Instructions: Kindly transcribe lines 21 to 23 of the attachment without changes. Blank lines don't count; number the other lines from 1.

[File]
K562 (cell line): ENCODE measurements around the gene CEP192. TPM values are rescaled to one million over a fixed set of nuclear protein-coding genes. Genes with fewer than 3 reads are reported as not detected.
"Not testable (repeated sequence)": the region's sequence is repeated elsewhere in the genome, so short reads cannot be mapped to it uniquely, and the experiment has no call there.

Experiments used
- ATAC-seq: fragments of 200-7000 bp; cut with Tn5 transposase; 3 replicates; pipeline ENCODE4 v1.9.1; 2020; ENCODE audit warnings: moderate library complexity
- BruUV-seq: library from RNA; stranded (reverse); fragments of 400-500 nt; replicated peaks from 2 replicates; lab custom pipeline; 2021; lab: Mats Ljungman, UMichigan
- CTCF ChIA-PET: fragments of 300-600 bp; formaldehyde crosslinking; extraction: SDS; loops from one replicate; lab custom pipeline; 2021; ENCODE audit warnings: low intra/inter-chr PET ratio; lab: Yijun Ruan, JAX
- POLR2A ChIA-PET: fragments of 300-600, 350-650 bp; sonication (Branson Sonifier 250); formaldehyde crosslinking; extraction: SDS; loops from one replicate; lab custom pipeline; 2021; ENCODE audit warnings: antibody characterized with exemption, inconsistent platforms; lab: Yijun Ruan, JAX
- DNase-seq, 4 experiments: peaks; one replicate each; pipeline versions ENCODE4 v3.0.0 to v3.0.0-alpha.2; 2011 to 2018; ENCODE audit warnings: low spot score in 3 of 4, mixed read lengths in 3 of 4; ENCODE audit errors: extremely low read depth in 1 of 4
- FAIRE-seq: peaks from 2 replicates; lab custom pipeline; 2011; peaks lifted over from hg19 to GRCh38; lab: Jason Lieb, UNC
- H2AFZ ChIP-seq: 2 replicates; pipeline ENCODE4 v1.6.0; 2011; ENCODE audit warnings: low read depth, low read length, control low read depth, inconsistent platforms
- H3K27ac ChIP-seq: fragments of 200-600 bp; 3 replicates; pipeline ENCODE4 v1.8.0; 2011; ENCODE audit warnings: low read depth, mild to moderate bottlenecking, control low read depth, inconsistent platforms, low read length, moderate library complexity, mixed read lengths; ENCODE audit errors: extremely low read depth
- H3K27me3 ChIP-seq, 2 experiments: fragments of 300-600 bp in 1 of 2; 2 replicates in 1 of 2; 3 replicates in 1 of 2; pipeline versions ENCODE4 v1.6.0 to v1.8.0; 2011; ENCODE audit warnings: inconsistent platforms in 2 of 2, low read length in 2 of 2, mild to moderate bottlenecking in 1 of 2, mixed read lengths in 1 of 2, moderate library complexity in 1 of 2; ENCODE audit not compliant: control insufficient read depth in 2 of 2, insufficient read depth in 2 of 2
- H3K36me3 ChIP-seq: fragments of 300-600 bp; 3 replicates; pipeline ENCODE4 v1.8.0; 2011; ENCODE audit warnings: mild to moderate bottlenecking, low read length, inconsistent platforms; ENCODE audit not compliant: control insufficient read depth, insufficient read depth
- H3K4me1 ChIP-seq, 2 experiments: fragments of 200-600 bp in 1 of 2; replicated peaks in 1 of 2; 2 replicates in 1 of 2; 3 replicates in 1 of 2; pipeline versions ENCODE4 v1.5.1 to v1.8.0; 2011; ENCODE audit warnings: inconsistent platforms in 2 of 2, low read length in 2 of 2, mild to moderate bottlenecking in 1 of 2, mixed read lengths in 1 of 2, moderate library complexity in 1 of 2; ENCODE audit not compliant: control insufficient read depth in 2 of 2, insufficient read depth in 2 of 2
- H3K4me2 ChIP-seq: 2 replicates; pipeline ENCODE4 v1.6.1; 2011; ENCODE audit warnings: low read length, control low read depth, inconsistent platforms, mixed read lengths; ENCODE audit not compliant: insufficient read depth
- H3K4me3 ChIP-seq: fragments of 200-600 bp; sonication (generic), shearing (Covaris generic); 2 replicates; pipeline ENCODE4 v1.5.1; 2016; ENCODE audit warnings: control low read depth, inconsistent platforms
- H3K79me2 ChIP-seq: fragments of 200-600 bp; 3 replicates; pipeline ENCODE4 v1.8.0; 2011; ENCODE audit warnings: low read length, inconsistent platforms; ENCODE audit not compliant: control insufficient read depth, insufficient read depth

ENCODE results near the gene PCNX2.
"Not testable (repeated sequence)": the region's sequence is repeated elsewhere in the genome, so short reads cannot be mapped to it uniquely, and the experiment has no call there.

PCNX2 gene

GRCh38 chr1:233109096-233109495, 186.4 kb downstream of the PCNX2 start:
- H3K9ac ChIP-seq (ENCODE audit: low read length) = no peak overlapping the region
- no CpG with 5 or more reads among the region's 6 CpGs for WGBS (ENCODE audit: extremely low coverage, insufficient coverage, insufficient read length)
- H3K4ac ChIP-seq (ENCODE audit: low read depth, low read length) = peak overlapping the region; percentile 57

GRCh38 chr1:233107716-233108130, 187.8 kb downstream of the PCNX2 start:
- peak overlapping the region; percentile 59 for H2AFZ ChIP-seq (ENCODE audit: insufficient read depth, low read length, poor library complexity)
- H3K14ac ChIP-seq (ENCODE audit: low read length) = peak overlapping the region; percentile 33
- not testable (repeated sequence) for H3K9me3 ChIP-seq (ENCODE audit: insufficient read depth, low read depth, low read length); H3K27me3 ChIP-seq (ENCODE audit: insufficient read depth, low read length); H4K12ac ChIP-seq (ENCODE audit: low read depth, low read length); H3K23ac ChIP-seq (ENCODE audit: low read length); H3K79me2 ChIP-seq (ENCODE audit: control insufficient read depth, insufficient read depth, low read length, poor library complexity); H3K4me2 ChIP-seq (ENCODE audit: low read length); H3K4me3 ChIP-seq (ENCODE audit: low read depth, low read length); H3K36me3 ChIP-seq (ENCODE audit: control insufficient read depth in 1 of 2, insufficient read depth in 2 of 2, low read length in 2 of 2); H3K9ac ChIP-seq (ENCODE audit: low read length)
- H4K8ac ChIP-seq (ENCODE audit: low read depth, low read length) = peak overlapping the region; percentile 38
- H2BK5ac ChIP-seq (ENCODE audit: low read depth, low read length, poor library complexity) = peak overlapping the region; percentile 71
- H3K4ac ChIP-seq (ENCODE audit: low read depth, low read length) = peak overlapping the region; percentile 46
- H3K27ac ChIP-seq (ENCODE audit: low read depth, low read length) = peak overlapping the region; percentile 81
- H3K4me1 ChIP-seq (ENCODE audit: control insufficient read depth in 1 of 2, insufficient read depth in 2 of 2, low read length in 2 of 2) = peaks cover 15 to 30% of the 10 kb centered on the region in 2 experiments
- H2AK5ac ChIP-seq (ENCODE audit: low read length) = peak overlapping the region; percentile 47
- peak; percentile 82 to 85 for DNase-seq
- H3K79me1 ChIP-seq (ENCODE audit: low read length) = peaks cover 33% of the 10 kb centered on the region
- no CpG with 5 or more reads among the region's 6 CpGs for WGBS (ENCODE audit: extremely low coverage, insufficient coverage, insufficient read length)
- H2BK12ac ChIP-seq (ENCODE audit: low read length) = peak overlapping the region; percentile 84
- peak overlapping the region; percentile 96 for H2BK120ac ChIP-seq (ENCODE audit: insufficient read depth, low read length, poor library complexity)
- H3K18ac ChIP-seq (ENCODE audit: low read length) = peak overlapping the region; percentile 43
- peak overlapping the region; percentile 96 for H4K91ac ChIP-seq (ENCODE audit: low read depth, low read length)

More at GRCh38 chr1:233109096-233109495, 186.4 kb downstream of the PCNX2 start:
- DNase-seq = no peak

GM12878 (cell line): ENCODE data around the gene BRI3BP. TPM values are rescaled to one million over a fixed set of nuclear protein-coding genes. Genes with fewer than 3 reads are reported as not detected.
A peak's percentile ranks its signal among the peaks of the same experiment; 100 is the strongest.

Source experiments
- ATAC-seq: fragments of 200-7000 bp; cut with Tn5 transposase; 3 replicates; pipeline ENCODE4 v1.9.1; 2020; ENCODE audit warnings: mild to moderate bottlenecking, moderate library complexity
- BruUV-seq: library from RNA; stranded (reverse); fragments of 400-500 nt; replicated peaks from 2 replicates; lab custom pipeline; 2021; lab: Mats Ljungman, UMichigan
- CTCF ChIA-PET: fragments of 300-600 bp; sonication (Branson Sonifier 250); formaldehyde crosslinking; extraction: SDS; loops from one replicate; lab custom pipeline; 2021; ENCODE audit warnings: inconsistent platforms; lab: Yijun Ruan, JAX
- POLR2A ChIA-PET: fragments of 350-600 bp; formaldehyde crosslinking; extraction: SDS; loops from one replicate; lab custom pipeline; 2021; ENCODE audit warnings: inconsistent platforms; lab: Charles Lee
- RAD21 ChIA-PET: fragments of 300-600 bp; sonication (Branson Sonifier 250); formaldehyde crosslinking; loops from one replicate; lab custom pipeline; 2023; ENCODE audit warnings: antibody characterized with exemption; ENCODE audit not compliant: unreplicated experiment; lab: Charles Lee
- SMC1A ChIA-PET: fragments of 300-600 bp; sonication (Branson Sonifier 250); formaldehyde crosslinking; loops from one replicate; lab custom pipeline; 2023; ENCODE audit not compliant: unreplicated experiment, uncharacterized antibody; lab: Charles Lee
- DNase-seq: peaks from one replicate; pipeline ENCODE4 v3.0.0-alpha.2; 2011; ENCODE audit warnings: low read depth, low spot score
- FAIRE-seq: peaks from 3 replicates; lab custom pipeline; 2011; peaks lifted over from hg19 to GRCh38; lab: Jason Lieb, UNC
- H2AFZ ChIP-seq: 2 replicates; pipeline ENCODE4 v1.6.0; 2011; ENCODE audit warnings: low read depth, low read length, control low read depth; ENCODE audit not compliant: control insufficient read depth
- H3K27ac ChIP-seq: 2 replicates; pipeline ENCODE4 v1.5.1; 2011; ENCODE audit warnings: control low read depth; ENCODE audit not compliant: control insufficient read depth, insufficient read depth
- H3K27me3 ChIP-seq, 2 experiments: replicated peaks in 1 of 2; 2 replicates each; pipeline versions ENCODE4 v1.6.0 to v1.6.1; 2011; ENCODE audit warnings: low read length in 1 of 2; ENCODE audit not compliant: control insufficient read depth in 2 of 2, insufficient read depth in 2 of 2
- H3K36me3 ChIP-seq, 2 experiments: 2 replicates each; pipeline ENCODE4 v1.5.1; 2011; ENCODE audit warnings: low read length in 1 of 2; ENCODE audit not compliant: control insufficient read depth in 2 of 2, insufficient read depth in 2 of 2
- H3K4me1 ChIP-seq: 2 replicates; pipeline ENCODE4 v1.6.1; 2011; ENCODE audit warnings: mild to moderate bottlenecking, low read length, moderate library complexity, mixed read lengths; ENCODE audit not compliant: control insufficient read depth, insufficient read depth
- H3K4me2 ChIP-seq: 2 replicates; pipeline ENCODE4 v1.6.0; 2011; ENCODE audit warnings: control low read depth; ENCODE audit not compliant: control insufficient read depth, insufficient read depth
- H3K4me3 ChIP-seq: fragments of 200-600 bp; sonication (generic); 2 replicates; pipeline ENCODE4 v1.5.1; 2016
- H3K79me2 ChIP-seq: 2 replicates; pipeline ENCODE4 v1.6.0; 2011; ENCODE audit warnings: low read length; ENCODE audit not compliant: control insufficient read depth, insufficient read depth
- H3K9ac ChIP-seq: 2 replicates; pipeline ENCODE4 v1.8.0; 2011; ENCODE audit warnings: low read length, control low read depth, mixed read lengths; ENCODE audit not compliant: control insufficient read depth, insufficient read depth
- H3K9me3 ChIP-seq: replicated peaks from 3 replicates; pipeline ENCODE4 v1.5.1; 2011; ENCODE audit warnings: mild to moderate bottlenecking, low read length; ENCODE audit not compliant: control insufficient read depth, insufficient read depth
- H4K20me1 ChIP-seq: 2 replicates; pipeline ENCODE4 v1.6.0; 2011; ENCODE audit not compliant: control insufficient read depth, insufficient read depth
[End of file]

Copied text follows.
GRCh38 chr1:233109096-233109495, 186.4 kb downstream of the PCNX2 start:
- H3K9ac ChIP-seq (ENCODE audit: low read length) = no peak overlapping the region
- no CpG with 5 or more reads among the region's 6 CpGs for WGBS (ENCODE audit: extremely low coverage, insufficient coverage, insufficient read length)